In the current economic climate, it is wise for policyholders to take stock of their insurance portfolios and consider whether a change in insurance companies would be beneficial. While re-examining existing insurance is a step in the right direction, risk managers cannot make an informed decision without considering several key issues, including limits, additional layers, claims handling history, mandatory policy clauses, pre-existing conditions, and pitfalls of a new application process.
Limits: Do You Have the Right Amount of Coverage?
The first step for a risk manager planning to collect information about the offerings of various insurance companies is to gather and review all relevant internal information about potential liabilities to determine whether current insurance limits provide sufficient coverage. This can be accomplished through a combined review of past litigation expenses and any new business operations or risks that have arisen since the last insurance purchase or renewal. Companies often find that recent developments or projects have increased potential liability while insurance limits remained the same—leaving a coverage gap that could prove ruinous. By testing the insurance market, you may find that you can obtain greater limits for the same (or even lower) premiums. In contrast, some insurance companies require a “cap” on the limits available for certain types of insurance—which leads directly to the next issue.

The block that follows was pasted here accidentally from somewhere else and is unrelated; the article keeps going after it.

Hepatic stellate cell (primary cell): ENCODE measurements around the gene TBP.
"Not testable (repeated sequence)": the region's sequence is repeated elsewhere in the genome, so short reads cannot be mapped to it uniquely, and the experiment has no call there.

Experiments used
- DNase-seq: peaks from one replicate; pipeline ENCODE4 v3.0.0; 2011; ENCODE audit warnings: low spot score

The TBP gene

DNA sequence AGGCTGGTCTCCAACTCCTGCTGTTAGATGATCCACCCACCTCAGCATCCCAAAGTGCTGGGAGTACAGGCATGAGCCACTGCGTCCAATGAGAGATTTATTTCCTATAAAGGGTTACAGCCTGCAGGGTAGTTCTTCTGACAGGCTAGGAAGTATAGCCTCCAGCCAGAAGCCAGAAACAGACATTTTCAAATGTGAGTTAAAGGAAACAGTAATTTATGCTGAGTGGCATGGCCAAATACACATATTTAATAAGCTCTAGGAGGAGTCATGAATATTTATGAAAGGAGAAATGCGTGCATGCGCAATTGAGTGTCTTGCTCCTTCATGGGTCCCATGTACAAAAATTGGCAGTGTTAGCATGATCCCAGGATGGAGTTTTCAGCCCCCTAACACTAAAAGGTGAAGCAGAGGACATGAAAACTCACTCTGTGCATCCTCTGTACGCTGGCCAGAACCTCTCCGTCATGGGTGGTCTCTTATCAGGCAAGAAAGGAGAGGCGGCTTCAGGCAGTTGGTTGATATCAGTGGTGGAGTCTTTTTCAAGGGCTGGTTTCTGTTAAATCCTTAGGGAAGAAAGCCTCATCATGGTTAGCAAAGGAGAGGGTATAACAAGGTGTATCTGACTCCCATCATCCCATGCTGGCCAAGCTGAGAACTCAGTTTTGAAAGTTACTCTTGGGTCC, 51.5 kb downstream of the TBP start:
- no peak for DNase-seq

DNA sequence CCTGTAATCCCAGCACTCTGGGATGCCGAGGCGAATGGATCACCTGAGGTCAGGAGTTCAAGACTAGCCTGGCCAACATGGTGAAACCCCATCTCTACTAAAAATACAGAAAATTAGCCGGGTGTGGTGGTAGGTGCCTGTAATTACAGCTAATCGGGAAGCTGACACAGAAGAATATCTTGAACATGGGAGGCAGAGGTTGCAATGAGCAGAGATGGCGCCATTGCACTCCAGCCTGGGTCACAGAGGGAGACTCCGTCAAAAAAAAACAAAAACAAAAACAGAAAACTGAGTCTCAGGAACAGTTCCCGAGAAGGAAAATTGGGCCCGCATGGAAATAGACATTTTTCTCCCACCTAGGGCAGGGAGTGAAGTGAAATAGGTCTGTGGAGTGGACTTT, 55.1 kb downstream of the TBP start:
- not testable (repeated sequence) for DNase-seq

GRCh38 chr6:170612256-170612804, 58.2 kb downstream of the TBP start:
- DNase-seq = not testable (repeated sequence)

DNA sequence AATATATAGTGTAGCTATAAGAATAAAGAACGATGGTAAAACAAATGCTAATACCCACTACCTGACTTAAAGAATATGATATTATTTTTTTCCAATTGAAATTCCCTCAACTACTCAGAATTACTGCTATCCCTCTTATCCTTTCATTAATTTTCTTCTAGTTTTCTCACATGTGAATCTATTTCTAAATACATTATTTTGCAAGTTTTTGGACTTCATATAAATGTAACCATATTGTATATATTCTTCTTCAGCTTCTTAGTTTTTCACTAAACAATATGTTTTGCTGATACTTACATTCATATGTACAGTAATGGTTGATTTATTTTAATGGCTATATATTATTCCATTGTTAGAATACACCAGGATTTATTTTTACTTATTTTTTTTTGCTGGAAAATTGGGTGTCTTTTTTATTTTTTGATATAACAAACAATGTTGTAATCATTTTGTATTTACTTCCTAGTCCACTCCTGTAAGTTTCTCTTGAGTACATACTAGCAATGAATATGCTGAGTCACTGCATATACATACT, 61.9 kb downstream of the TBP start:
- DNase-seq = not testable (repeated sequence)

Additional Layers: Should You Consider Excess or Umbrella Coverage?
A policyholder may decide against increasing its primary layer limits and instead purchase excess or umbrella coverage above the limits of the primary insurance policy. Excess/umbrella coverage provides greater limits for potentially catastrophic exposures—often at a relatively low premium—because the coverage does not kick in until exposure reaches a high level. When deciding between increasing primary limits versus obtaining excess/umbrella coverage, carefully review the specific policy terms because primary and excess/umbrella insurance often have significant differences, such as whether defense costs are covered.
Claims Handling History: Have Your Experiences Been Positive or Negative?
Switching insurance companies and programs is not merely a by-the-numbers decision because each insurance company has its own way of dealing with claims. Indeed, a policyholder should regard its past claims handling experiences with its current insurance company as a key factor in deciding whether to switch. Were previously submitted claims paid promptly or otherwise treated fairly? Insurance is worthless if it doesn’t pay claims, and some companies seek to avoid or lessen their obligations through certain policy terms.
Mandatory Policy Clauses: Are They Limiting Your Options?
One example of an undesirable policy term is a mandatory arbitration provision, which could allow your current insurance company to force you to arbitrate claims for which coverage seems to be clearly provided under the policies at issue. Under such arbitration clauses, companies faced with any potentially large exposures that should be covered under their policies may be faced with only one recourse if their insurance companies deny coverage—an arbitration proceeding. Other policies may not contain an arbitration requirement, but specify that the law of a particular jurisdiction must apply should litigation occur. Typically, the jurisdiction chosen by the insurance company will be one in which the law is unfavorable to policyholders. When deciding whether to change insurance companies, consider arbitration and/or mandatory jurisdiction clauses a strike against any insurance company that insists upon them.